Second, if more flight search requests were added to the picture, you would have to further nest the additional asynchronous calls. Your code will start moving to the right as more nested callback functions are added. That is why nested callbacks are sometimes referred to as the pyramid of doom or callback hell.

Let’s look at a better approach to managing flow control using promises.

Full example with nested callbacks

2. Promises and Q

var q = require('q');
var expedia = require('./app/expedia');
var orbitz = require('./app/orbitz');

var searchOptions = {
  to: 'Hawaii',
  from: 'Los Angeles',
  date: new Date(2014, 5, 15)
};

var promise1 = expedia.findFlights(searchOptions);
var promise2 = orbitz.findFlights(searchOptions);

q.all([promise1, promise2]).then(function(results) {
  var expediaResults = results[0];
  var orbitzResults = results[1];

  var allResults = expediaResults.concat(orbitzResults);
  console.log('All results:', allResults);
}, function(err) {
  // error
});

The findFlights() methods are performing asynchronous operations still, but this time they return something called a promise because the flight results are not immediately available. Think of promises in the same way as if your friend promises to do something for you in the future. A reliable friend will fulfill, or resolve, his or her promise. Using the q library, each findFlights() method returns a promise. In more technical terms, a promise is an object that manages the state of an operation and the functions that you want executed when the operations succeed or fail. Promises don’t have to be used with asynchronous operations but they typically are based on my experience. The most noteworthy states of a promise are:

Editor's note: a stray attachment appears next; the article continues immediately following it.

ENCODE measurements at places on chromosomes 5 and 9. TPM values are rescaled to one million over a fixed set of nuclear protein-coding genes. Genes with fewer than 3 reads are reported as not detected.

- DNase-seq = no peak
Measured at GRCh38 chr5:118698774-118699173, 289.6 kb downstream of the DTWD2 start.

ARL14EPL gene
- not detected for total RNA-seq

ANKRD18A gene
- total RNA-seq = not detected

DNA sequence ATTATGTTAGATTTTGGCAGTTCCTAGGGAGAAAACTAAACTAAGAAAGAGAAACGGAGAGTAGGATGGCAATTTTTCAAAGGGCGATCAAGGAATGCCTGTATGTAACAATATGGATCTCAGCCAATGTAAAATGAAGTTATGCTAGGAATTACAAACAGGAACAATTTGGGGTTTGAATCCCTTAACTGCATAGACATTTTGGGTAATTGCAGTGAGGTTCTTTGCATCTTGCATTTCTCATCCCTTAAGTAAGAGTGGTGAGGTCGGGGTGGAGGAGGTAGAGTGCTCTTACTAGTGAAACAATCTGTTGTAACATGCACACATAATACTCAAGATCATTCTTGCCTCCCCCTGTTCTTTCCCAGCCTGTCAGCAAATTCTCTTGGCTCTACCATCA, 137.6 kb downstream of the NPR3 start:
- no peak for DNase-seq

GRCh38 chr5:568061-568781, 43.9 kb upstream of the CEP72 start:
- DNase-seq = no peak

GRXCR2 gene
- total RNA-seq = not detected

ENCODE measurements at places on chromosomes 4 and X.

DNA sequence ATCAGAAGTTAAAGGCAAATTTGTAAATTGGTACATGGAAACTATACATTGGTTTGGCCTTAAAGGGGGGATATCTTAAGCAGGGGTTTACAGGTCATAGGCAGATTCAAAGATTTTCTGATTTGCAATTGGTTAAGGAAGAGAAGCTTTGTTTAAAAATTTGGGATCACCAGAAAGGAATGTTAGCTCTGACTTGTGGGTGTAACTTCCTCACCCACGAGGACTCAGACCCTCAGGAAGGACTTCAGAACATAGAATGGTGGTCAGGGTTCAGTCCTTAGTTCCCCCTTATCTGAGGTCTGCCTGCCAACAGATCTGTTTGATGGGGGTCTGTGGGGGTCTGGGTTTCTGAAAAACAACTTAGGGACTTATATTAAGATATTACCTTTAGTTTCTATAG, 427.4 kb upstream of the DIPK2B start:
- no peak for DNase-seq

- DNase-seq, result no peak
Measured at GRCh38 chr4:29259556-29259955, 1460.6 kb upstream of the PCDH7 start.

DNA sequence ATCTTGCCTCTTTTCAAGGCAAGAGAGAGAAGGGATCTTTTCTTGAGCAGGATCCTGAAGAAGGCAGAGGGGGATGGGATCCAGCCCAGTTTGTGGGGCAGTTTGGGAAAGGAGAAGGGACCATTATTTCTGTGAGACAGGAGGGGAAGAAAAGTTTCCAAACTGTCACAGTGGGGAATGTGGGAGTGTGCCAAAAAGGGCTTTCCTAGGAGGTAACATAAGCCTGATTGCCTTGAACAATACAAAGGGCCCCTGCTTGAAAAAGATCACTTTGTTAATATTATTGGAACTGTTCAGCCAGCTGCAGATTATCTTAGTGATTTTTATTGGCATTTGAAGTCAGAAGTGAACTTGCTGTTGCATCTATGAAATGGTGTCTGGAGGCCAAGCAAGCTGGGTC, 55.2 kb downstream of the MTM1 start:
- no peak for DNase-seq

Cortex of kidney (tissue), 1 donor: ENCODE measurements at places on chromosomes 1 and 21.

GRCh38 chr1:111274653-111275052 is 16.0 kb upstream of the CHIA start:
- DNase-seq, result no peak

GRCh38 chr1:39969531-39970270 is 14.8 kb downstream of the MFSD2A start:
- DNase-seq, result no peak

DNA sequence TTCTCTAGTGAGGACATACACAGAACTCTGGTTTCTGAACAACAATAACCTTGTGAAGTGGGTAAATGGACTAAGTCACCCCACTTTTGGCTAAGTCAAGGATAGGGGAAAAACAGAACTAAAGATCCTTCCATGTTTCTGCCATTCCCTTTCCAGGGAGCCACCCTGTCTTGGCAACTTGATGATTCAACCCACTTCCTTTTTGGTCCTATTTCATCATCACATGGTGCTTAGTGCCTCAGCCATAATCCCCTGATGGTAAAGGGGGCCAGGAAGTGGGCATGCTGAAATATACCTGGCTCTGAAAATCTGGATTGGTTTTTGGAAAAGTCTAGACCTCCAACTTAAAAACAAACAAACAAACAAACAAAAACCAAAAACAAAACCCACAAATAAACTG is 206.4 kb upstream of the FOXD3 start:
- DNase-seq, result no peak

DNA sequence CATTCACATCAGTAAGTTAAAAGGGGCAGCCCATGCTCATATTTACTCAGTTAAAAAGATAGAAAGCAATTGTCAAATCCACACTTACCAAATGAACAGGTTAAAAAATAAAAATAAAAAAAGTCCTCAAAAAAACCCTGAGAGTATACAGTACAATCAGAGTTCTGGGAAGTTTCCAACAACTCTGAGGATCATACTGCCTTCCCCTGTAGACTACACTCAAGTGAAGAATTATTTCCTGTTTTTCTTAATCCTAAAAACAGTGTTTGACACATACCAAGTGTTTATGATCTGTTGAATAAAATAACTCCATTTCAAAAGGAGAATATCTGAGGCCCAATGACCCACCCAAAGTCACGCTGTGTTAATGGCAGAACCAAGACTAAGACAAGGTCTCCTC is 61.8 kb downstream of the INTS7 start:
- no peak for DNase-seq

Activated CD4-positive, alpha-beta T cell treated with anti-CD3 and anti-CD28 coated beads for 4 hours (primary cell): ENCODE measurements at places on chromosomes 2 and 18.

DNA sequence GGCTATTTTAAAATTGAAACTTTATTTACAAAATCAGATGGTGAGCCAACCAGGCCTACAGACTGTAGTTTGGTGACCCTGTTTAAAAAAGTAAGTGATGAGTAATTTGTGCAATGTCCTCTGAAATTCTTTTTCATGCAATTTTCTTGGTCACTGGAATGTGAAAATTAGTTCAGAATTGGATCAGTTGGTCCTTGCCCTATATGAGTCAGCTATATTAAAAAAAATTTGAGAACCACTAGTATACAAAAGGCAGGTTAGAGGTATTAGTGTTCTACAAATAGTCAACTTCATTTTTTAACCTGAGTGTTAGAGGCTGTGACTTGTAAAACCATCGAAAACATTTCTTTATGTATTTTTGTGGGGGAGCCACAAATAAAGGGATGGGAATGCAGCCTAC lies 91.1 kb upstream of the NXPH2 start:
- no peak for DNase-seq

• Resolved - A successful asynchronous operation
  • Rejected - A failed asynchronous operation
  • Pending - Neither resolved nor rejected

You may see other states and terminology depending on the promise library you use, but these are the ones you’ll typically interact with most often. So how can we can attach callback functions to the promise object to be executed when the promise resolves (success) or rejects (fails). If I wanted to run a function when expedia.findFlights() completes, I can attach callback functions using .then(successCallback, errorCallback).

var promise1 = expedia.findFlights(searchOptions);
var successCb = function(results) { };
var errorCb = function(err) { };
promise1.then(successCb, errorCb);